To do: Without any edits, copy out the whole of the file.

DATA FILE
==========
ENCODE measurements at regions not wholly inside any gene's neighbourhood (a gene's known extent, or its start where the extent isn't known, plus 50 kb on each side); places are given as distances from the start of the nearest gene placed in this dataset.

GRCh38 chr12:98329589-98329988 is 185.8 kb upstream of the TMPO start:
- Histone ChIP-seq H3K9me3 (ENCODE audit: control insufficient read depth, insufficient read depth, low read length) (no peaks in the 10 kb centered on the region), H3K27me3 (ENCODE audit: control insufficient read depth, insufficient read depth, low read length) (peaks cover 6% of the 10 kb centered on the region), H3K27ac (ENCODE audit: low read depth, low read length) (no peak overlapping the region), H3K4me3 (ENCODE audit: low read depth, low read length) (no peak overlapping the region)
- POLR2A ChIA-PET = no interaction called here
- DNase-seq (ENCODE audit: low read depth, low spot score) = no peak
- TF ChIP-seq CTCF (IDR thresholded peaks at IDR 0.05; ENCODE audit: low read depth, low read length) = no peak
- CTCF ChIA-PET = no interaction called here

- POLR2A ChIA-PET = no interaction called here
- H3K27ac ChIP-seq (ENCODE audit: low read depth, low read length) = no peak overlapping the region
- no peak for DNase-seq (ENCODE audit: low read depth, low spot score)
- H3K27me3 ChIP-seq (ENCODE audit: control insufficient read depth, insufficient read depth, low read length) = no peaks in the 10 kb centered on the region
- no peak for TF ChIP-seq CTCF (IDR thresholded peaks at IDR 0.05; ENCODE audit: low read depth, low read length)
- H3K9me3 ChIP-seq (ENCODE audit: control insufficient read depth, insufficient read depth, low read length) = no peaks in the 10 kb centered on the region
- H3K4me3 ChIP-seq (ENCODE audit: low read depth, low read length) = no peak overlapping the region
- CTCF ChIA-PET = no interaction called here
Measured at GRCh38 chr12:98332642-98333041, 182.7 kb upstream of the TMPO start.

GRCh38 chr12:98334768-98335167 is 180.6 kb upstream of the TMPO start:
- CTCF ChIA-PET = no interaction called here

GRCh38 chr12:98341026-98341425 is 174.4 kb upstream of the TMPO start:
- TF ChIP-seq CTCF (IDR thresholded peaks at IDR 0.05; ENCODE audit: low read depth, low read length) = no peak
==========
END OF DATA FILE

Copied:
ENCODE measurements at regions not wholly inside any gene's neighbourhood (a gene's known extent, or its start where the extent isn't known, plus 50 kb on each side); places are given as distances from the start of the nearest gene placed in this dataset.

GRCh38 chr12:98329589-98329988 is 185.8 kb upstream of the TMPO start:
- Histone ChIP-seq H3K9me3 (ENCODE audit: control insufficient read depth, insufficient read depth, low read length) (no peaks in the 10 kb centered on the region), H3K27me3 (ENCODE audit: control insufficient read depth, insufficient read depth, low read length) (peaks cover 6% of the 10 kb centered on the region), H3K27ac (ENCODE audit: low read depth, low read length) (no peak overlapping the region), H3K4me3 (ENCODE audit: low read depth, low read length) (no peak overlapping the region)
- POLR2A ChIA-PET = no interaction called here
- DNase-seq (ENCODE audit: low read depth, low spot score) = no peak
- TF ChIP-seq CTCF (IDR thresholded peaks at IDR 0.05; ENCODE audit: low read depth, low read length) = no peak
- CTCF ChIA-PET = no interaction called here

- POLR2A ChIA-PET = no interaction called here
- H3K27ac ChIP-seq (ENCODE audit: low read depth, low read length) = no peak overlapping the region
- no peak for DNase-seq (ENCODE audit: low read depth, low spot score)
- H3K27me3 ChIP-seq (ENCODE audit: control insufficient read depth, insufficient read depth, low read length) = no peaks in the 10 kb centered on the region
- no peak for TF ChIP-seq CTCF (IDR thresholded peaks at IDR 0.05; ENCODE audit: low read depth, low read length)
- H3K9me3 ChIP-seq (ENCODE audit: control insufficient read depth, insufficient read depth, low read length) = no peaks in the 10 kb centered on the region
- H3K4me3 ChIP-seq (ENCODE audit: low read depth, low read length) = no peak overlapping the region
- CTCF ChIA-PET = no interaction called here
Measured at GRCh38 chr12:98332642-98333041, 182.7 kb upstream of the TMPO start.

GRCh38 chr12:98334768-98335167 is 180.6 kb upstream of the TMPO start:
- CTCF ChIA-PET = no interaction called here

GRCh38 chr12:98341026-98341425 is 174.4 kb upstream of the TMPO start:
- TF ChIP-seq CTCF (IDR thresholded peaks at IDR 0.05; ENCODE audit: low read depth, low read length) = no peak